The idea is that even a small chance of saving the human race from threats such as epidemics, climate change, or artificial intelligence is worth the risk because of the numbers of lives at stake.

Earlier this year, the Open Philanthropy Project provided an update on cause prioritization, saying it would allocate only 10 percent of its capital to supporting charities GiveWell recommends, in part because the foundation is increasingly placing high value on the long-term future.

Scaling the movement  

Village Enterprise, which was once a GiveWell top charity, is now investing in evidence on its ultra-poor graduation model.

But not all interventions lend themselves to the return on investment analyses GiveWell conducts, said Dianne Calvi, CEO at Village Enterprise, adding that she hopes to see more evaluations of cost-effectiveness sector by sector.

That is the approach taken by The Life You Can Save, founded by Peter Singer and which provides recommendations on charities in categories including women and girls, water and sanitation, or agriculture and farming.

"I am worried the EA movement cannot scale," said Charlie Bresler, executive director at The Life You Can Save — one of a number of organizations trying to make some of the principles of effective altruism more broadly relevant.

The numbers suggest the movement is plateauing, and Bresler thinks it is because effective altruism is not well marketed, and hard for most people to relate to. He recently traveled to India, where he helped launch a program called “High Impact Philanthropy,” which will gear money from high net worth individuals, corporations, and other individuals toward charities that get the most bang for their rupee. It is all part of Bresler’s goal to reach people outside of effective altruism, by emphasizing giving more effectively, without setting a high bar about giving more generously.

Increasingly, conferences such as EA Global are drawing global participants interested in getting donors in their country to be more evidence-based in their giving, such as Varun Deshpande, who is working on launching Effective Altruism India.

Deshpande said he sees a synergy between effective altruism and strategic philanthropy, which has seen progress thanks to organizations such as Dasra, a catalyst for the Indian philanthropy movement. Still, more work needs to be done to make EA ideas written for a Western audience relevant in the Indian context and other low- and middle-income economies, he said. Deshpande added that he is working on bringing effective altruism to India without appearing exclusionary.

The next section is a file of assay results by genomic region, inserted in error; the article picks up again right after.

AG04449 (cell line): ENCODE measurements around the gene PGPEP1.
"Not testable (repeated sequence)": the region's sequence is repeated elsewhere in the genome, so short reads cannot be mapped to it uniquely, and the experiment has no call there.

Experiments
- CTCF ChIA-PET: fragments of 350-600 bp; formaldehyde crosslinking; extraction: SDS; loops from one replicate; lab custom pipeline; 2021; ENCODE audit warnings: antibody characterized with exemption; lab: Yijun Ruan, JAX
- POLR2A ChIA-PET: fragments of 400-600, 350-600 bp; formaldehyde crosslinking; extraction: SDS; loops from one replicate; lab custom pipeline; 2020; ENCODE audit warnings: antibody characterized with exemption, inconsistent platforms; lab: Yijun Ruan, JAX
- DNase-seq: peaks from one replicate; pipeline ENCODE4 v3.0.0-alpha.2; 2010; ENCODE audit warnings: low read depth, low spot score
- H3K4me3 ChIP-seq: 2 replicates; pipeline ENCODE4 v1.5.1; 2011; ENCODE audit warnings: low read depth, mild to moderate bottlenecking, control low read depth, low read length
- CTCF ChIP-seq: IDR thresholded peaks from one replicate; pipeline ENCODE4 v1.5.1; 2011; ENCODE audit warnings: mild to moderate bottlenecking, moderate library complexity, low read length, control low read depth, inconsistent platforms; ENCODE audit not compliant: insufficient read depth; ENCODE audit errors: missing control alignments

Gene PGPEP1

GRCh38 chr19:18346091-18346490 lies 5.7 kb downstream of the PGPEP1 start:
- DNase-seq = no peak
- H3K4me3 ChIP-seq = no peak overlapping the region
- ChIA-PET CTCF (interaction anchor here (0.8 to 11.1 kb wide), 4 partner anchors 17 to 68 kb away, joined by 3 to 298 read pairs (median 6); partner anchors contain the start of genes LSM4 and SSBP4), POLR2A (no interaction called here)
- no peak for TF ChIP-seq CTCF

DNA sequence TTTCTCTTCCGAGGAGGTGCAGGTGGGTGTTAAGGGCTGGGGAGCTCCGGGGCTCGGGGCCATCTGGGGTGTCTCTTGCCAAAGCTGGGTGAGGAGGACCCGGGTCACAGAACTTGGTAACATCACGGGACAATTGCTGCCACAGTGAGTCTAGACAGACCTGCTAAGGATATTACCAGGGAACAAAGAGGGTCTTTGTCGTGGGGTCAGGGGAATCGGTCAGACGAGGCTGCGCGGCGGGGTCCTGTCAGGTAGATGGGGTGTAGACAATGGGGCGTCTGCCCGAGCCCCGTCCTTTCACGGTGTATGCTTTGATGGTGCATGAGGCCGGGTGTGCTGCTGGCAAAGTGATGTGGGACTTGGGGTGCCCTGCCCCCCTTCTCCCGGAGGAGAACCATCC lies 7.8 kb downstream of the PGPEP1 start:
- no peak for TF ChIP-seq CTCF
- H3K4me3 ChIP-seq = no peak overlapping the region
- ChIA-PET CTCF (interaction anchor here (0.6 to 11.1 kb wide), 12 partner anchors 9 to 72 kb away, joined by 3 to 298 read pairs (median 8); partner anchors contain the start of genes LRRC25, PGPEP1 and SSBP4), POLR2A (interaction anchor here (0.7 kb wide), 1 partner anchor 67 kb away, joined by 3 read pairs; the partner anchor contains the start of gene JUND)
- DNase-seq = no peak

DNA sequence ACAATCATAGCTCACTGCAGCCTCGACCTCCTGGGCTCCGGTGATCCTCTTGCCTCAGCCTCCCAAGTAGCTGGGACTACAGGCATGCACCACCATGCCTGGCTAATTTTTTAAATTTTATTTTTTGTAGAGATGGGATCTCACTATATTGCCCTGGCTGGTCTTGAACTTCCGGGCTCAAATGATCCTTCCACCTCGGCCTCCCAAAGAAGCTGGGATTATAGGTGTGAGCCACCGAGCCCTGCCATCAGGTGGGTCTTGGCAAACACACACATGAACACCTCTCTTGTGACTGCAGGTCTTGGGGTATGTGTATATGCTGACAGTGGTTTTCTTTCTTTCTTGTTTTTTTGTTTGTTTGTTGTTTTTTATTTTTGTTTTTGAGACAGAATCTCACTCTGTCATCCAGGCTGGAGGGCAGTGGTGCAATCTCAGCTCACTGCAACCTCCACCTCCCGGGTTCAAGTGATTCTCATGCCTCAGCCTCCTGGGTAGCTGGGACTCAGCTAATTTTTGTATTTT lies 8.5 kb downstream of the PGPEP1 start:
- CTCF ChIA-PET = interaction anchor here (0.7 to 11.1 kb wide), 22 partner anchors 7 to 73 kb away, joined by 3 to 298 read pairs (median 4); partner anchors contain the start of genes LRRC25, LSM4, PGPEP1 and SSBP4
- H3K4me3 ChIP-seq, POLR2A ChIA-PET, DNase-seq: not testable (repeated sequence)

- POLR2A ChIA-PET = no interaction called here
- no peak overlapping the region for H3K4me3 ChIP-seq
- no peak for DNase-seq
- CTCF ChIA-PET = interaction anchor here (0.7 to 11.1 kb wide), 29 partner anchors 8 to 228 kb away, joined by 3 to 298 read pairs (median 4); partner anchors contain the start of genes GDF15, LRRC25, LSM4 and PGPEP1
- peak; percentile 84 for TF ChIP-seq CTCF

Meanwhile, GiveWell is also focusing on scale.

“For much of GiveWell's history, we prioritized developing our research product and did very little proactive outreach around our work,” said Catherine Hollander, a research analyst with an outreach focus. “In the last couple years, however, we began to see outreach as more of a limiting factor for our work than research.”

In June, GiveWell hired Ben Bateman, formerly of tech crowdfunding platform Indiegogo, to develop and lead GiveWell’s growth strategy.

And even before launching that strategy, GiveWell was seeking to make an impact on foreign aid and individual philanthropy.

For example, by supporting GiveDirectly  — a top charity that provides unconditional cash transfers directly to the poor — GiveWell hopes to influence the international aid sector to benchmark more programs against cash.

And every Giving Tuesday, when GiveWell publishes its top charities list, it helps individual donors within and beyond the EA community consider how far their money can go.

About the author

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    Catherine Cheney

    Catherine Cheney is a Senior Reporter for Devex. She covers the West Coast of the U.S., focusing on the role of technology, innovation, and philanthropy in achieving the Sustainable Development Goals. And she frequently represents Devex as a speaker and moderator. Prior to joining Devex, Catherine earned her bachelor’s and master’s degrees from Yale University, worked as a web producer for POLITICO and reporter for World Politics Review, and helped to launch NationSwell. Catherine has reported domestically and internationally for outlets including The Atlantic and the Washington Post. Outside of her own reporting, Catherine also supports other journalists to cover what is working, through her work with the Solutions Journalism Network.